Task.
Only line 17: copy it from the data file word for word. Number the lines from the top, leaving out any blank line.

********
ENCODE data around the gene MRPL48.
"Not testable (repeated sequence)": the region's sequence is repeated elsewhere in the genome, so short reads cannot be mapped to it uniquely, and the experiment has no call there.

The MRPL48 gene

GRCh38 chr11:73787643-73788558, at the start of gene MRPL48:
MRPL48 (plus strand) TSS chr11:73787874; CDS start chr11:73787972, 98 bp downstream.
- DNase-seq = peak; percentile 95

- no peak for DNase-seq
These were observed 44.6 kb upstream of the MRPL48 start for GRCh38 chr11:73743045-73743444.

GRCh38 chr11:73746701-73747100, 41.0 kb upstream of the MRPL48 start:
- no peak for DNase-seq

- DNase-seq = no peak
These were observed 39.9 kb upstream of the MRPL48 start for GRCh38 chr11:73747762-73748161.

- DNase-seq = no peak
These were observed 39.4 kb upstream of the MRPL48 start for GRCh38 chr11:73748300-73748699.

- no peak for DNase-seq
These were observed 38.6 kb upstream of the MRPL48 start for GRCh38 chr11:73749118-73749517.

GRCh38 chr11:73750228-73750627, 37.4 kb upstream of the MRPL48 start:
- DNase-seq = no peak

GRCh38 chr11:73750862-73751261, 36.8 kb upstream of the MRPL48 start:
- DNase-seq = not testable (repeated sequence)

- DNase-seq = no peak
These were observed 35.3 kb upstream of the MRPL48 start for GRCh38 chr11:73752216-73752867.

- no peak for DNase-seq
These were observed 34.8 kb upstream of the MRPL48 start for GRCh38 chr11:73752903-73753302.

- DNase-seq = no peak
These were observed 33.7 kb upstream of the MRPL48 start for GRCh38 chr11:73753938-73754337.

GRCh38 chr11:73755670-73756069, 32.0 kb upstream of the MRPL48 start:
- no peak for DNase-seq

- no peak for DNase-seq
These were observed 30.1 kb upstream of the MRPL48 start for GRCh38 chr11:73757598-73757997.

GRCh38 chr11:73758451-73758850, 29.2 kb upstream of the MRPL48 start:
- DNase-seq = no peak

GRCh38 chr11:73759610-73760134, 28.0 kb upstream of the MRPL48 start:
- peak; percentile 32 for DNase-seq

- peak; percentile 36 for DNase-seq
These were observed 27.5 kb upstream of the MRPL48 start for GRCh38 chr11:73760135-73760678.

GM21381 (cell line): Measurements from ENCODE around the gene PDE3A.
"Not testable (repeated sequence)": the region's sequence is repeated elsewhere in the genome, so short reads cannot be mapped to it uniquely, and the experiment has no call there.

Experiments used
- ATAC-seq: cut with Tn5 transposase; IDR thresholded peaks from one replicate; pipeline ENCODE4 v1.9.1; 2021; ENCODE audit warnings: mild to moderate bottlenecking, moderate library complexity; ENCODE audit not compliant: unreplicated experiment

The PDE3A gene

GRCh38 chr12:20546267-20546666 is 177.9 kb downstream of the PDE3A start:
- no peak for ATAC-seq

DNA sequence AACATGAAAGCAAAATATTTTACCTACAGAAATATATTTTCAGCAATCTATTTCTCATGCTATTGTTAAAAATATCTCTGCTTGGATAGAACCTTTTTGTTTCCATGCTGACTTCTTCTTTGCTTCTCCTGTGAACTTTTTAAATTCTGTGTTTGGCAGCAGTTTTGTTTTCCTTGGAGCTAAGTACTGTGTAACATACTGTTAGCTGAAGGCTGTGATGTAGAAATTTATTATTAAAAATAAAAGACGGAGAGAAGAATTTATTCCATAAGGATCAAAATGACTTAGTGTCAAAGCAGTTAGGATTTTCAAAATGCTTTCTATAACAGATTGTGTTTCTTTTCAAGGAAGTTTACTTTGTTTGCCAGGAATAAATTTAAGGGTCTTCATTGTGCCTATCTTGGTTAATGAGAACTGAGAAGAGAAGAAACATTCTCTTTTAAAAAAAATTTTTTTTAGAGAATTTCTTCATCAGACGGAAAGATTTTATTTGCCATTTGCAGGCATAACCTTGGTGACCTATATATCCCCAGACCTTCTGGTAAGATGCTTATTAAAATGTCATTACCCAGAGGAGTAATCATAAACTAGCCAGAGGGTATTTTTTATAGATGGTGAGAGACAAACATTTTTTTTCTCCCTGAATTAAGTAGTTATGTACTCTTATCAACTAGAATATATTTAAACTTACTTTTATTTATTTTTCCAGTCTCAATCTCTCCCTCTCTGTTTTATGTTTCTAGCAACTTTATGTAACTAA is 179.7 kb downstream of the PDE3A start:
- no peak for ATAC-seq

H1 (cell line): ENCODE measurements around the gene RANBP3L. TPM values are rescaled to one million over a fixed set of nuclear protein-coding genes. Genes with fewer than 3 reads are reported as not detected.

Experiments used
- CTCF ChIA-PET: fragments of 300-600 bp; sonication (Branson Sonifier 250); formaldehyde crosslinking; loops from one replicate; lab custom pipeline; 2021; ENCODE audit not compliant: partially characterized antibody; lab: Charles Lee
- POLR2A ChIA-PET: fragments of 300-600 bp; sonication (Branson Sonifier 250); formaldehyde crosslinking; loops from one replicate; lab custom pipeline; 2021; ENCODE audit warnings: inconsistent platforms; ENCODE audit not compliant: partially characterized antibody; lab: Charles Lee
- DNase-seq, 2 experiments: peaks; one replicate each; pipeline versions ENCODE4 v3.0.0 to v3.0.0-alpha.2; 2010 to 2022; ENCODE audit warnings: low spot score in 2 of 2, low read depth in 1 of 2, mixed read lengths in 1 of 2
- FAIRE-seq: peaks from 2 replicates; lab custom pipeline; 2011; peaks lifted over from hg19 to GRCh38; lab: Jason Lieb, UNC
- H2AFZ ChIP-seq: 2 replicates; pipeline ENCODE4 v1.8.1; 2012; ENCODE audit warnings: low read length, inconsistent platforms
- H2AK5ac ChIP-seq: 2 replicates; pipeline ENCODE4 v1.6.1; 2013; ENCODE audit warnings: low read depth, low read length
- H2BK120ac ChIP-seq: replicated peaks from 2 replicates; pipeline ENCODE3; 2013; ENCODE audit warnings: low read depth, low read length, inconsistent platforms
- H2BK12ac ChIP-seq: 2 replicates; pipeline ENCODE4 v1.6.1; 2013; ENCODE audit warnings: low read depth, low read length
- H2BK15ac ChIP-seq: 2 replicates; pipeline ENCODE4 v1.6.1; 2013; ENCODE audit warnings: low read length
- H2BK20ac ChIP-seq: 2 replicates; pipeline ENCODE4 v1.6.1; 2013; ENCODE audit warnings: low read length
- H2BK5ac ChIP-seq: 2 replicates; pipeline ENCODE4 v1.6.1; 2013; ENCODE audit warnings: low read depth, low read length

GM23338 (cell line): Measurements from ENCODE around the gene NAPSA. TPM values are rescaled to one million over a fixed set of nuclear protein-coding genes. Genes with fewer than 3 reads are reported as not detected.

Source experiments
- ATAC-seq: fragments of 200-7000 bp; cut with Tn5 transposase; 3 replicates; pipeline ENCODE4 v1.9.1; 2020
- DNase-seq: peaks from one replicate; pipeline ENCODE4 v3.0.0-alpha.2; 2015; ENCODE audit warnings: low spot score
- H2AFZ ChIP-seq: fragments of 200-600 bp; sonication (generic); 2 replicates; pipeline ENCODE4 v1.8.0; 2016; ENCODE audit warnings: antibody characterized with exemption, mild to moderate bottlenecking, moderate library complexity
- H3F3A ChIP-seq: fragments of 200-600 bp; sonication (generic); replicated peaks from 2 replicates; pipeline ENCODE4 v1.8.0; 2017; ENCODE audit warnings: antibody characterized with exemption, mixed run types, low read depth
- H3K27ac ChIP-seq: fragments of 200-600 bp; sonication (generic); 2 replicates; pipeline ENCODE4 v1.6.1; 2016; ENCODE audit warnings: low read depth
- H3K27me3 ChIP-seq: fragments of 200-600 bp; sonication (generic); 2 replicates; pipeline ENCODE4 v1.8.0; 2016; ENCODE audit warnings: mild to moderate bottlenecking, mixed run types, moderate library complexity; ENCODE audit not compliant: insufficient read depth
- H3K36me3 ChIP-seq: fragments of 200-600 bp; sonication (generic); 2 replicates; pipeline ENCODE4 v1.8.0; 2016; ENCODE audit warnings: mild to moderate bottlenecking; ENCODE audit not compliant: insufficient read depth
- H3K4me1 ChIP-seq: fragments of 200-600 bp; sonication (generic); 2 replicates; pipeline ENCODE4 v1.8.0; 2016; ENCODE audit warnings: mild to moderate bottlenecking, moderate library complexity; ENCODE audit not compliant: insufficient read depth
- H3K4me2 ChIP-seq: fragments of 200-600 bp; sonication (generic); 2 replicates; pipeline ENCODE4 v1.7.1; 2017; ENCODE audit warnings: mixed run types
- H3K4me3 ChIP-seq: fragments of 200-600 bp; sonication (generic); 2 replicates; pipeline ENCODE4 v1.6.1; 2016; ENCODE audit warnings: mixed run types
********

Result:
GRCh38 chr11:73750228-73750627, 37.4 kb upstream of the MRPL48 start: